Our Story

The Center for Community Health and Evaluation designs and evaluates health-related programs and initiatives across the United States.

Since the Center for Community Health and Evaluation (CCHE) was founded over 30 years ago, every part of our name has undergone significant change.
  • Our original organizational home—our center—was part of Group Health Cooperative; today, it is part of Kaiser Permanente. Specifically, within the Kaiser Permanente Washington Research Institute, which allows us to leverage the cutting-edge work of our colleagues, including those working to accelerate care transformation.    
  • Our original community was a specific place in the Northwest and then the West Coast; since then, our 300 projects have spanned the entire country. Over the years, we have worked in hundreds of communities and with diverse configurations of systems and sectors. We have learned that each setting, system, and place is unique. We are committed to understanding the communities with which we are working. Focusing on the context for an evaluation—not just the evaluation questions and issues at hand—is important to understand the implications of what we learn and strengthens our recommendations and findings along the way. 
  • Early on, we understood “health” to mean much more than what happens within clinics and hospitals. This core principle has grown even stronger over time. We excel at working with initiatives that broaden the boundaries of what is considered health. This can mean partnering with organizations or coalitions specifically working on social and structural determinants, such as food security, housing, and legal support. Or this can mean evaluating broader efforts to change systems and influence policy. It also often means examining inequities that arise from our current health, social and structural systems.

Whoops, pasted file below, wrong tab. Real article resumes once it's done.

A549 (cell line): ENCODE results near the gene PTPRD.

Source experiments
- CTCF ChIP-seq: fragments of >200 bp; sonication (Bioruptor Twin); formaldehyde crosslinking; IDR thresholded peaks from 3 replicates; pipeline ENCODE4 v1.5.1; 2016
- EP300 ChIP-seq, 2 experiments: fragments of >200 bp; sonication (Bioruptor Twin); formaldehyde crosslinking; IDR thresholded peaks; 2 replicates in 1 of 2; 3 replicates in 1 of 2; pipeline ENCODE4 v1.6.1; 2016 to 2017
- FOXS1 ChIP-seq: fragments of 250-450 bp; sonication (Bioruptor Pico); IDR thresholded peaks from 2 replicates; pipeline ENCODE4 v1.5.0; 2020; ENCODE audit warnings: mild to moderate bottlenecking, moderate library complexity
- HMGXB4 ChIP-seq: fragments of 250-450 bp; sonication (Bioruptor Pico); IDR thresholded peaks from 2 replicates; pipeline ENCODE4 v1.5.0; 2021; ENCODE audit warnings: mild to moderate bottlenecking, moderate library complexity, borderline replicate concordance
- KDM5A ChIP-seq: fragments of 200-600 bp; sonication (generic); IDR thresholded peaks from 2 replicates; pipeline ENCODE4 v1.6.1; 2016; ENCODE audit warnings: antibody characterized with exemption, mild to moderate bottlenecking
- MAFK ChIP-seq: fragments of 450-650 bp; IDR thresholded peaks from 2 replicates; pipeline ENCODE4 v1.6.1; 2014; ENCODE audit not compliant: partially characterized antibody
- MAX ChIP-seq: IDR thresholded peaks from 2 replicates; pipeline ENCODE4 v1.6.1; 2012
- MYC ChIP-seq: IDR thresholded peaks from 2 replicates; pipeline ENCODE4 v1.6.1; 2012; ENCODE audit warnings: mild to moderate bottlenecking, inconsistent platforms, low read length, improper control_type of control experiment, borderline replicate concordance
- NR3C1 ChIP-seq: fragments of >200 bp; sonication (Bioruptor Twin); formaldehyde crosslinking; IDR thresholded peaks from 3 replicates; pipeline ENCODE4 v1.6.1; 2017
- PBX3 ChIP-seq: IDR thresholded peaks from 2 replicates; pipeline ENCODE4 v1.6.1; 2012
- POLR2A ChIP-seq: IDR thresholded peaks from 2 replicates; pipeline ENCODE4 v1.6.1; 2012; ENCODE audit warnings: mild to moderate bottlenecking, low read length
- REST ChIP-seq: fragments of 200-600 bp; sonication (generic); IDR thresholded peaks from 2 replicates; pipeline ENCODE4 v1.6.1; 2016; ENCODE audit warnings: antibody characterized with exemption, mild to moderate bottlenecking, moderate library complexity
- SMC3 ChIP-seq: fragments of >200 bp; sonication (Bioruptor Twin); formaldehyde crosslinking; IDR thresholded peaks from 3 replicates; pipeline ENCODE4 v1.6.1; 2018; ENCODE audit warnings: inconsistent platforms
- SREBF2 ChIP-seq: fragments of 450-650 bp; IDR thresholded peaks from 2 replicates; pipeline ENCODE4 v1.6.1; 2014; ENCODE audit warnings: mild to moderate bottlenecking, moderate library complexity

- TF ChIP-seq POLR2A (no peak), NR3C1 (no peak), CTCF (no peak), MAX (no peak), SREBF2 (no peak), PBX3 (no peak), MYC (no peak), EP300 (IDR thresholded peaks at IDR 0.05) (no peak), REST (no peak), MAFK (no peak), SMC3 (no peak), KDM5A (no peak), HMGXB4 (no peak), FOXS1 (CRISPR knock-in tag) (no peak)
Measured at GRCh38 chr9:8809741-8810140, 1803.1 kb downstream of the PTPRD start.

• Evaluation, too, has moved from its academic origins to operate with a wider variety of tools, settings, and levels of participation. One of CCHE’s founders, Bill Beery, was fond of describing evaluation as a process of improving, rather than proving. What did he mean by that? In part, he was acknowledging that traditional evaluation has a somewhat well-deserved reputation for being focused almost exclusively on proving whether or not something happened. Proving whether or not something occurred as planned certainly has its uses. But in the real (and often messy) world of community health work, it may be more important to understand what is unfolding in real time, with a focus not necessarily on proving but on strategic learning and improving.

CCHE continues to learn and grow in every one of our evaluations. These past few years have pushed us in new ways as we shifted to an entirely virtual work environment, adapted our evaluation plans to reflect the needs of communities post-pandemic, and made explicit our commitment to racial justice or equitable evaluation.  These changes have been woven into how and why we do our work. 

Looking ahead, we will continue to walk the talk of evaluation as learning—as improving more than proving.  We commit to continuing to show up with curiosity, a willingness to adapt, and the patience to listen. 


Check out a timeline that walks through a selection of projects and initiatives that CCHE has evaluated during our 30-year history.  


At the Center for Community Health and Evaluation (CCHE), our 30th anniversary seemed an opportune time to reflect on what we have learned so far and how we can keep learning.


CCHE pushes the bounds of evaluation to include strategic learning and planning, assessment, and evaluation capacity building.